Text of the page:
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Association of SARS-CoV-2 Seropositive Antibody Test With Risk of Future Infection

Association of SARS-CoV-2 Seropositive Antibody Test With Risk of Future Infection Key PointsQuestionCan observational clinical data from commercial laboratories be used to evaluate the comparative risk of severe acute respiratory syndrome coronavirus 2 (SARS-CoV-2) infection for individuals who are antibody positive vs those who are antibody negative? FindingIn this cohort study of more than 3.2 million US patients with a SARS-CoV-2 antibody test, 0.3% of those indexed with positive test results had evidence of a positive nucleic acid amplification test beyond 90 days after index, compared with 3.0% indexed with negative antibody test results. MeaningIndividuals who are seropositive for SARS-CoV-2 based on commercial assays may be at decreased future risk of SARS-CoV-2 infection. http://www.deepdyve.com/assets/images/DeepDyve-Logo-lg.png JAMA Internal Medicine American Medical Association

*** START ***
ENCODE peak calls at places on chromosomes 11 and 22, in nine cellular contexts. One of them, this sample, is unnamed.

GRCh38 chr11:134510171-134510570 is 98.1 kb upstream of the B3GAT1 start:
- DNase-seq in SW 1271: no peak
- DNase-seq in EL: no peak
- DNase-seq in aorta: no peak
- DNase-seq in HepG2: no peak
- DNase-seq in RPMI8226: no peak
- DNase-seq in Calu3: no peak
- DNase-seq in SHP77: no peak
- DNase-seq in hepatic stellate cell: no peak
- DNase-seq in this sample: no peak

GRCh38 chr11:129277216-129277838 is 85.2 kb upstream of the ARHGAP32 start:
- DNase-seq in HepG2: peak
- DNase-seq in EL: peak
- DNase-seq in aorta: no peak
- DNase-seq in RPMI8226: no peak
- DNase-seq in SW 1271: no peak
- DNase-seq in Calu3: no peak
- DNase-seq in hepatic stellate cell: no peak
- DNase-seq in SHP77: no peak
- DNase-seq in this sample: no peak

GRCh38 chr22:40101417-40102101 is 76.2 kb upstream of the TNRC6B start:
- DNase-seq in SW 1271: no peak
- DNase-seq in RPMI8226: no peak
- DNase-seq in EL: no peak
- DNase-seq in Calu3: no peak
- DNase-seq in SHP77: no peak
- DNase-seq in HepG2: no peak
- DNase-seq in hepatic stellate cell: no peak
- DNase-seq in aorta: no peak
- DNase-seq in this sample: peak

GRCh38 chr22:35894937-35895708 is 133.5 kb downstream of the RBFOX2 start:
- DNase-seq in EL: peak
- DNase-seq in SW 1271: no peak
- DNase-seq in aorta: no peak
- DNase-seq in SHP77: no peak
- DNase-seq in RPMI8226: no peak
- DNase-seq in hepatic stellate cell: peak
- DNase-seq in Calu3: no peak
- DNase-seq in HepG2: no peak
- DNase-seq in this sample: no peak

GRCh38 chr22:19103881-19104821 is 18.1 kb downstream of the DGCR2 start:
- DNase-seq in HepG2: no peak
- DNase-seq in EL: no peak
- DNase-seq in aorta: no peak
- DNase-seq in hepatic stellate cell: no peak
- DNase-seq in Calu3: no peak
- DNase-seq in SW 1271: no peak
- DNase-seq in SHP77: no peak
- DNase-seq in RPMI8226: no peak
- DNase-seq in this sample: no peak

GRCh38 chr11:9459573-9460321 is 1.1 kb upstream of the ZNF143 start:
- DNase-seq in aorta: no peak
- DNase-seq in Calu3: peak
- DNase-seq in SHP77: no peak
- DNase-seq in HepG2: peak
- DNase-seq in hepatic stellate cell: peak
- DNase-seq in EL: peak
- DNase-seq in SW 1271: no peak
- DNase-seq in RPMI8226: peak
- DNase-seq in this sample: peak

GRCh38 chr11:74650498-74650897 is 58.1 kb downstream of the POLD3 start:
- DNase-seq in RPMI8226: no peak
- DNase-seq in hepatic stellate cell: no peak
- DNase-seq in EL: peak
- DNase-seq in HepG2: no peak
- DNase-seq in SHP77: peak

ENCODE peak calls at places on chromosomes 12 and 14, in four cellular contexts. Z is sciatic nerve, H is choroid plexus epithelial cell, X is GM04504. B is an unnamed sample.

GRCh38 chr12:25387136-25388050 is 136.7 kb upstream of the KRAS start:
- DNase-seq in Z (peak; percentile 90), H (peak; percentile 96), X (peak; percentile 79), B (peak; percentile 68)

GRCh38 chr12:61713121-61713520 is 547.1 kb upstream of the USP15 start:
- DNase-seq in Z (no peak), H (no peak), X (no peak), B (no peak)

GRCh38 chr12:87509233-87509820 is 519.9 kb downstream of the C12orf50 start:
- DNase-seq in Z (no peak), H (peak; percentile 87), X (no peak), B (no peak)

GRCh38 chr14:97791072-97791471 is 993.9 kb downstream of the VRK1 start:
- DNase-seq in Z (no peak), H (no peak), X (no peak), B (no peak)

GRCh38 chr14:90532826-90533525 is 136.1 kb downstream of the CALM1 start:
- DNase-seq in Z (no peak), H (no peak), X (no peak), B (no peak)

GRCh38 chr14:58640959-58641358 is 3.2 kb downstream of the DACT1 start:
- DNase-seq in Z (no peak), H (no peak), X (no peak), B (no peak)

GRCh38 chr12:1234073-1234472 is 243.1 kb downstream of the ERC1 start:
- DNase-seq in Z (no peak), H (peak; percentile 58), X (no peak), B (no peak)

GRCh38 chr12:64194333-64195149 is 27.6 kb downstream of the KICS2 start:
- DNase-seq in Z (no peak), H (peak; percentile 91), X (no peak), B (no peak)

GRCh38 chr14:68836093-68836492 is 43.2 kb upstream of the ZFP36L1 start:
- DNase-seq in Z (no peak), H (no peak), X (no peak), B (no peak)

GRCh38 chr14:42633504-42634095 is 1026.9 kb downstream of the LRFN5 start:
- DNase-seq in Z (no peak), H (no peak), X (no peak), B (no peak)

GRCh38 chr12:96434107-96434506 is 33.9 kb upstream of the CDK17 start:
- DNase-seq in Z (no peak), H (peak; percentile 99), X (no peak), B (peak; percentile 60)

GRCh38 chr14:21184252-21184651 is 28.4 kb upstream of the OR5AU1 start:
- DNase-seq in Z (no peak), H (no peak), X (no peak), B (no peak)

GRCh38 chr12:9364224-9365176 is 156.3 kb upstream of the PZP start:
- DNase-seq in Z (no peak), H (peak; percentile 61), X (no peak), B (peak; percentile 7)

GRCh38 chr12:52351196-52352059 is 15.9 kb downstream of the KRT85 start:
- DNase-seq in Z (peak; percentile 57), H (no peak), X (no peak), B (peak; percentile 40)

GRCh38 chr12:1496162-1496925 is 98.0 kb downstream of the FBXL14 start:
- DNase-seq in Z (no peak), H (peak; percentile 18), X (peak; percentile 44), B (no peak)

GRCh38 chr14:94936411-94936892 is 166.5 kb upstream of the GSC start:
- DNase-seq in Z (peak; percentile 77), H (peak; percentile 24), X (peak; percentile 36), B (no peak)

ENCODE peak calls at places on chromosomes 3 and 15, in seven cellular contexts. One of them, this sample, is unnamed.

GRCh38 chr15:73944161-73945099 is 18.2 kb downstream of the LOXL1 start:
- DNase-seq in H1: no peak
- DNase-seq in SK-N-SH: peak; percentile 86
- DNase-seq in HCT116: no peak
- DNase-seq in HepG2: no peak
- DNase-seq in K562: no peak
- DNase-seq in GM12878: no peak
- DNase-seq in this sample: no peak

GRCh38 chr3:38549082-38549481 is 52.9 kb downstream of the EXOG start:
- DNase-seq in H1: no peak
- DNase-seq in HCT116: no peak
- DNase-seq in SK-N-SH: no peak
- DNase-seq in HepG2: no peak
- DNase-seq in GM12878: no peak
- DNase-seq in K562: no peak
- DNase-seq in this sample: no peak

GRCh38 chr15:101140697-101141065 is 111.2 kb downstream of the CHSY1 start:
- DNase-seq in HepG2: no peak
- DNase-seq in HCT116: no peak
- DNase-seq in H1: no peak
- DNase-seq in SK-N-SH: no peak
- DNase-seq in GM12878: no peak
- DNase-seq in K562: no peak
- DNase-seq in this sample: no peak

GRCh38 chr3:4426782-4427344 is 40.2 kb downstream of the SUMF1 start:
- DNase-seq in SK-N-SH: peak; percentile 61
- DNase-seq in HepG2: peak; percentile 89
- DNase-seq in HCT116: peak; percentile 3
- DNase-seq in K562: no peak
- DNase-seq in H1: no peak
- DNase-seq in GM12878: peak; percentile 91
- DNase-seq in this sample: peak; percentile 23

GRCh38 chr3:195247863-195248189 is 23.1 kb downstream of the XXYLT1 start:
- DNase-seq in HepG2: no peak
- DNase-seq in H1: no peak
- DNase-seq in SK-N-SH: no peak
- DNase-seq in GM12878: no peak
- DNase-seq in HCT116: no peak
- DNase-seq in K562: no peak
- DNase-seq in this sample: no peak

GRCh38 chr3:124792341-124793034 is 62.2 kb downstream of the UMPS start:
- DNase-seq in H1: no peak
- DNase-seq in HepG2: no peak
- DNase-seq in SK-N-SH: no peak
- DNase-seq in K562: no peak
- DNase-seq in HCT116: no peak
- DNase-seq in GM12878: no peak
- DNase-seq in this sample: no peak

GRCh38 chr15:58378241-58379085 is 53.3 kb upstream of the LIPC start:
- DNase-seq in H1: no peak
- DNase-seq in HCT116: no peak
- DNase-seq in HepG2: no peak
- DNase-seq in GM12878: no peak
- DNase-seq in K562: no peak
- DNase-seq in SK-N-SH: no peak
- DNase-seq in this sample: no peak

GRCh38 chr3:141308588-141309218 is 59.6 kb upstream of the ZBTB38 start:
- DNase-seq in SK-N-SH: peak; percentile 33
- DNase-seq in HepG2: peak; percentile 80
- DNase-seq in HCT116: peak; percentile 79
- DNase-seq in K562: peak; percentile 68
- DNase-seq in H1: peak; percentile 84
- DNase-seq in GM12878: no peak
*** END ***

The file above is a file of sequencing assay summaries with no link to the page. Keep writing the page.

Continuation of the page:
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Publisher
American Medical Association
Copyright
Copyright 2021 Harvey RA et al. JAMA Internal Medicine.
ISSN
2168-6106
eISSN
2168-6114
DOI
10.1001/jamainternmed.2021.0366
Publisher site
See Article on Publisher Site

Abstract

Key PointsQuestionCan observational clinical data from commercial laboratories be used to evaluate the comparative risk of severe acute respiratory syndrome coronavirus 2 (SARS-CoV-2) infection for individuals who are antibody positive vs those who are antibody negative? FindingIn this cohort study of more than 3.2 million US patients with a SARS-CoV-2 antibody test, 0.3% of those indexed with positive test results had evidence of a positive nucleic acid amplification test beyond 90 days after index, compared with 3.0% indexed with negative antibody test results. MeaningIndividuals who are seropositive for SARS-CoV-2 based on commercial assays may be at decreased future risk of SARS-CoV-2 infection.

Journal

JAMA Internal MedicineAmerican Medical Association

Published: May 24, 2021

References